What is the impact of the much commented decision of the U.S. Supreme Court Hall Street Associates v. Mattel Inc. on the doctrine of manifest disregard of the law? This judicially crafted ground for vacatur of arbitral awards empowers American courts to review awards on the merits, which is an old difference between the common law and the civil law worlds.
Hall Street was not about whether manifest disregard was good law. It was about whether parties could change the grounds for vacatur of awards. As the Court held that the American Federal Arbitration Act (FAA) should be strictly applied and thus that the parties did not have such power, Hall Street immediately raised the issue of whether it impacted the power of courts to continue to use judicially crafted exceptions to the FAA such as manifest disregard.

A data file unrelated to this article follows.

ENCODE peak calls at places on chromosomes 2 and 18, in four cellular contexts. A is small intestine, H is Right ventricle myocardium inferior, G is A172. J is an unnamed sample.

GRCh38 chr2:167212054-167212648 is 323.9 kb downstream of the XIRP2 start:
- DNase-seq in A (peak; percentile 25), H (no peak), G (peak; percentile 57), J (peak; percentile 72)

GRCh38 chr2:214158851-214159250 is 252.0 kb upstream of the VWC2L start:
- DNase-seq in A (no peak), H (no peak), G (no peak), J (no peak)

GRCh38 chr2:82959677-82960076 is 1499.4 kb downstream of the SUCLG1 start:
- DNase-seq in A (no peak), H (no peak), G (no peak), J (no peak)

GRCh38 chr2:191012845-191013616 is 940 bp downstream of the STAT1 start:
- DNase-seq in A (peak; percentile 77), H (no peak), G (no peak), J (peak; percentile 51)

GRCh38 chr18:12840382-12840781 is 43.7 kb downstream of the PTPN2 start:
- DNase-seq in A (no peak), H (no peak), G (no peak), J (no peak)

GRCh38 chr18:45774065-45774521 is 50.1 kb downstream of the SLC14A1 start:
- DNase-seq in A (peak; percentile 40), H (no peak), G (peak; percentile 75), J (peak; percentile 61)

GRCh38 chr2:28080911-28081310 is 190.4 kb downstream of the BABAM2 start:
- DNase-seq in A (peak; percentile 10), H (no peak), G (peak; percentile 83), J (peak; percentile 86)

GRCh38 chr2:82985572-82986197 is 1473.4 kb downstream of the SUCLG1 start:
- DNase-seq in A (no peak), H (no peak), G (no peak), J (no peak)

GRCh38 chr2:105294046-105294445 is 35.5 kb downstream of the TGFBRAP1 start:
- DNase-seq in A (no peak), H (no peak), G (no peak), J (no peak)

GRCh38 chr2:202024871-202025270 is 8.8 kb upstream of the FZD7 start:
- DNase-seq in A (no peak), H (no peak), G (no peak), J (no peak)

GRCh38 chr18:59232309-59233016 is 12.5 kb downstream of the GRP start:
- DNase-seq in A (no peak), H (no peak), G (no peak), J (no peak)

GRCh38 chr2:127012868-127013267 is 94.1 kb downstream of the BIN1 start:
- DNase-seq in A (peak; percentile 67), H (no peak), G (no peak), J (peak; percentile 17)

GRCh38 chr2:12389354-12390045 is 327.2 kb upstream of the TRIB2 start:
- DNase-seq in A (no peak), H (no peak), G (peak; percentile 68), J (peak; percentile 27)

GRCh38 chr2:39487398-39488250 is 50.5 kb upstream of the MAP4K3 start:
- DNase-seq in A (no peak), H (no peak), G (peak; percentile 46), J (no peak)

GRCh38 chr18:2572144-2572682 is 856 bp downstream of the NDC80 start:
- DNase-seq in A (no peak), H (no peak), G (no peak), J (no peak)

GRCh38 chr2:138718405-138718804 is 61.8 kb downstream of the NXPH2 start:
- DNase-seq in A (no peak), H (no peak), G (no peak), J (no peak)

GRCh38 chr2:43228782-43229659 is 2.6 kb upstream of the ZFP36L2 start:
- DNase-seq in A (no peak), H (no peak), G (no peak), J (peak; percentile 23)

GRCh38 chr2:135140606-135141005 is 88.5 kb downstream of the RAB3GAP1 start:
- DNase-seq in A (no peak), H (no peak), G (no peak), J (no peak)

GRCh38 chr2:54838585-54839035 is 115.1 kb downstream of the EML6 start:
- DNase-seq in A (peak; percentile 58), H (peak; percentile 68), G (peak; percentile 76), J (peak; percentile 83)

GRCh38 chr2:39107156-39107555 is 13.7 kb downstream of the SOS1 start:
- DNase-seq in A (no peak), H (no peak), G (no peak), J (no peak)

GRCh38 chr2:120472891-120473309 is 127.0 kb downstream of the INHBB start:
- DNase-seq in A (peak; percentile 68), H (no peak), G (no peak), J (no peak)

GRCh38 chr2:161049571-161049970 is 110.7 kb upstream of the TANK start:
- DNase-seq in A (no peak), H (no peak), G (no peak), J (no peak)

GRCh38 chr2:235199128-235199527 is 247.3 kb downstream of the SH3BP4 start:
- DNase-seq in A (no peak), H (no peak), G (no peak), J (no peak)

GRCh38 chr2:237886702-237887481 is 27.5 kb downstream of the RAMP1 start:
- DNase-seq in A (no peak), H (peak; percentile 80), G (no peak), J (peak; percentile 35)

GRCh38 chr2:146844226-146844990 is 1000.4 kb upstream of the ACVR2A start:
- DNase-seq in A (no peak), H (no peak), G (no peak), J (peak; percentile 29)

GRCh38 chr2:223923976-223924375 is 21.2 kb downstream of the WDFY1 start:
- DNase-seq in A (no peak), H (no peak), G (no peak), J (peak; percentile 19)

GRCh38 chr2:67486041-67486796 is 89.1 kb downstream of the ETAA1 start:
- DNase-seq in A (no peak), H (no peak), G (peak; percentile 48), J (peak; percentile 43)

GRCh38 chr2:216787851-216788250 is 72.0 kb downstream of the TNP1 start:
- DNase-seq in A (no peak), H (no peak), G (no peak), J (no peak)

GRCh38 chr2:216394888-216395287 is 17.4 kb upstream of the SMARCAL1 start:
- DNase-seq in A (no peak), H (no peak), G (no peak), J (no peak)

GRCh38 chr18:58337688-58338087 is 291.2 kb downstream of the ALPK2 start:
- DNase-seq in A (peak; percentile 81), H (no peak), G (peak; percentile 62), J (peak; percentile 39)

A recent article by Hiro Aragaki (The Mess of Manifest Disregard, 119 Yale L.J. Online 1 (2009)) summarizes how U.S. Courts have reacted, and shows that there is a split in the making among circuits in the U.S. For some, Hall Street has indeed spelled the end of manifest disregard, while for others, manifest disregard remains, but must now be founded in one of the statutory grounds of the FAA. Aragaki offers a third interpretation.
The article, which has the great advantage of being unusually short (14 pages) by American standards, can be downloaded here.